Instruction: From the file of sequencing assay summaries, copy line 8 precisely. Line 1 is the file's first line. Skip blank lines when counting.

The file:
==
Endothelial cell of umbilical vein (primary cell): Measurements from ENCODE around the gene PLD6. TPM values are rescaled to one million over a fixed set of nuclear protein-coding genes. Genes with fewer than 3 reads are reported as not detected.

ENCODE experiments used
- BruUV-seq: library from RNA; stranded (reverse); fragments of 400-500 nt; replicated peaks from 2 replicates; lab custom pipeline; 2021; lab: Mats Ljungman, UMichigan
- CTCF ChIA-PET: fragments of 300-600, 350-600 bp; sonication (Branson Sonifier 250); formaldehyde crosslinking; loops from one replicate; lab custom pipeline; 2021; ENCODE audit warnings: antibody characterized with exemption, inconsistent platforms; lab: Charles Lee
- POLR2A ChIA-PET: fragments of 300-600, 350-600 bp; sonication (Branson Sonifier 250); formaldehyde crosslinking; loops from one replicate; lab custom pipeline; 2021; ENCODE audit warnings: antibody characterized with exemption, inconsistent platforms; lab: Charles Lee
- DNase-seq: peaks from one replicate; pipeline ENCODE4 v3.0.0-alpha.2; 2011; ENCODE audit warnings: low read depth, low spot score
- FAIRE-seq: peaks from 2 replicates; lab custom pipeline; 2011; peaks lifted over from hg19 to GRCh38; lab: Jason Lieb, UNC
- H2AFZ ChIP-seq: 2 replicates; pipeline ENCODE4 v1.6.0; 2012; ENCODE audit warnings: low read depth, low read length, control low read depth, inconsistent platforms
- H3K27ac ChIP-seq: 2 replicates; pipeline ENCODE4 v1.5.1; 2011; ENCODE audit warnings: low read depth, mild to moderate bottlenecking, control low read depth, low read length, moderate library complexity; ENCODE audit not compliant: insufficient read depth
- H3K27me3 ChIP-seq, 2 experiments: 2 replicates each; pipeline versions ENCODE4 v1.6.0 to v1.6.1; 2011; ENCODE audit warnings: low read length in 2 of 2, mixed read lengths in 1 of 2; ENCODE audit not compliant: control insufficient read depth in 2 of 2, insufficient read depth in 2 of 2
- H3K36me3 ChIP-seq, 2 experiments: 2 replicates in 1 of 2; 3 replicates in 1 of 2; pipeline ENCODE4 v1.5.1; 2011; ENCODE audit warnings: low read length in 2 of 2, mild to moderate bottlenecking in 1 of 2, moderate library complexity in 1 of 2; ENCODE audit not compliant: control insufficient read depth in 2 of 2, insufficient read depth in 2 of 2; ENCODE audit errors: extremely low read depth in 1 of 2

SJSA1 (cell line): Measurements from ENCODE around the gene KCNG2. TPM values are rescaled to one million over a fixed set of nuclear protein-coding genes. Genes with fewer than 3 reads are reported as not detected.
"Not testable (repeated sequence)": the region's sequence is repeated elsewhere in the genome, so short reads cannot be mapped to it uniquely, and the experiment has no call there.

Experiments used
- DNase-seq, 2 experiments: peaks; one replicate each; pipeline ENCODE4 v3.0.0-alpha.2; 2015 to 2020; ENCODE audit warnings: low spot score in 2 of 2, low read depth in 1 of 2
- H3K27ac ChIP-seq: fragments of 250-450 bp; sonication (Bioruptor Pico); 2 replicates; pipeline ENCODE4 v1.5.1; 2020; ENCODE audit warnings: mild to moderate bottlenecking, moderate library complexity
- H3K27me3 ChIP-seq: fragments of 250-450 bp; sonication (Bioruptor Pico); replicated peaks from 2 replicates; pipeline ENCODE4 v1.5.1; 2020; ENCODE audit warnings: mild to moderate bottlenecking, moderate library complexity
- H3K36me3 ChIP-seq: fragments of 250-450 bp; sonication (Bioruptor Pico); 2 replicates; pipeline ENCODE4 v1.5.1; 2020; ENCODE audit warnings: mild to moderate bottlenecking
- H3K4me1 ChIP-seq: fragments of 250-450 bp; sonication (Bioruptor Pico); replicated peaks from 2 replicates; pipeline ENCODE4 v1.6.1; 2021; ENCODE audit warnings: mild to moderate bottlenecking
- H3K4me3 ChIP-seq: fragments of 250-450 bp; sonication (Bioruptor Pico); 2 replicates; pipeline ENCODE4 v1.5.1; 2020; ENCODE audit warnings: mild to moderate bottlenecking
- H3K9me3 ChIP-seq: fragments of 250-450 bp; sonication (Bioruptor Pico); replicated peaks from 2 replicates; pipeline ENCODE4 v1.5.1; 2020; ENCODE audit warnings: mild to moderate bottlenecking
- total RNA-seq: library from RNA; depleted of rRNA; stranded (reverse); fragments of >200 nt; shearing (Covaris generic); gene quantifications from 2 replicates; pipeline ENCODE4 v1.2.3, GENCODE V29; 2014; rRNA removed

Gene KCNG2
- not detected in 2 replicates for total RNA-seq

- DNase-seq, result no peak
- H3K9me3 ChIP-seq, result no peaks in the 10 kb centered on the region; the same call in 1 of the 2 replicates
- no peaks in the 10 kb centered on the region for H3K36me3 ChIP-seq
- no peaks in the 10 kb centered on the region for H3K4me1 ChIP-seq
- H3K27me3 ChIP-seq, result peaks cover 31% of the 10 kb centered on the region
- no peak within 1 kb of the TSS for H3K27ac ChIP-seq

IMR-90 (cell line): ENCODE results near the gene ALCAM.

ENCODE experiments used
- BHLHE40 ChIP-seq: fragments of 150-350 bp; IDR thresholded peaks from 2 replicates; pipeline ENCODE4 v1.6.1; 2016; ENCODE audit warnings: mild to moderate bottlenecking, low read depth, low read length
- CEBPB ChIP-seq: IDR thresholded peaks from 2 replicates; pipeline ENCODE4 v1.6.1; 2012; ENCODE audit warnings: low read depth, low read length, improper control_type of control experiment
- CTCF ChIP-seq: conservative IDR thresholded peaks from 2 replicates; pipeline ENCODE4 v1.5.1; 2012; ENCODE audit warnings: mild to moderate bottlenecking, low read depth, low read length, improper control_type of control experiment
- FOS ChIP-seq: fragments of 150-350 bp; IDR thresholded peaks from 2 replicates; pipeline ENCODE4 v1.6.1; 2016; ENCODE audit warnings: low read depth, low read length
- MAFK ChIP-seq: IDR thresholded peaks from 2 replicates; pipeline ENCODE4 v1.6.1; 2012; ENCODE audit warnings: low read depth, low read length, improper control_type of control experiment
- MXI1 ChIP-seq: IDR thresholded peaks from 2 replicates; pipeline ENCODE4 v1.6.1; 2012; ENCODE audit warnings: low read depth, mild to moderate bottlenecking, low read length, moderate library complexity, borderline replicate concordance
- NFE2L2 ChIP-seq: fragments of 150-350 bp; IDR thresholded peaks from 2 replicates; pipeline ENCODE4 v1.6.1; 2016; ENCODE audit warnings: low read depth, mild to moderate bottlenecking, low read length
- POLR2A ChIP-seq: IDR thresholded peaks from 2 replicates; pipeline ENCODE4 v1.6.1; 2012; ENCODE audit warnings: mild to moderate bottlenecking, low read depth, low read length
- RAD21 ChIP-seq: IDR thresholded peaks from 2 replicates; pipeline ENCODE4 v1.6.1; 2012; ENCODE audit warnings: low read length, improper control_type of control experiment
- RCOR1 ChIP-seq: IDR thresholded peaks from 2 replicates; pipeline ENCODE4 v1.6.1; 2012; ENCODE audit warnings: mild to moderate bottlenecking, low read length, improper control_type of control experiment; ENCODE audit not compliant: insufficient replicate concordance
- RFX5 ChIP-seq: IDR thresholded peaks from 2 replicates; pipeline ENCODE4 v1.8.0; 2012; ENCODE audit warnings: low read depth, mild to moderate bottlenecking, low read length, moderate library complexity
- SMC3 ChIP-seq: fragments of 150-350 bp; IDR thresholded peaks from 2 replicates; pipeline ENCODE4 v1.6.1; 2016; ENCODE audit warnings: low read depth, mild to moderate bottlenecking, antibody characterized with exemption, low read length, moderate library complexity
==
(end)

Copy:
- H2AFZ ChIP-seq: 2 replicates; pipeline ENCODE4 v1.6.0; 2012; ENCODE audit warnings: low read depth, low read length, control low read depth, inconsistent platforms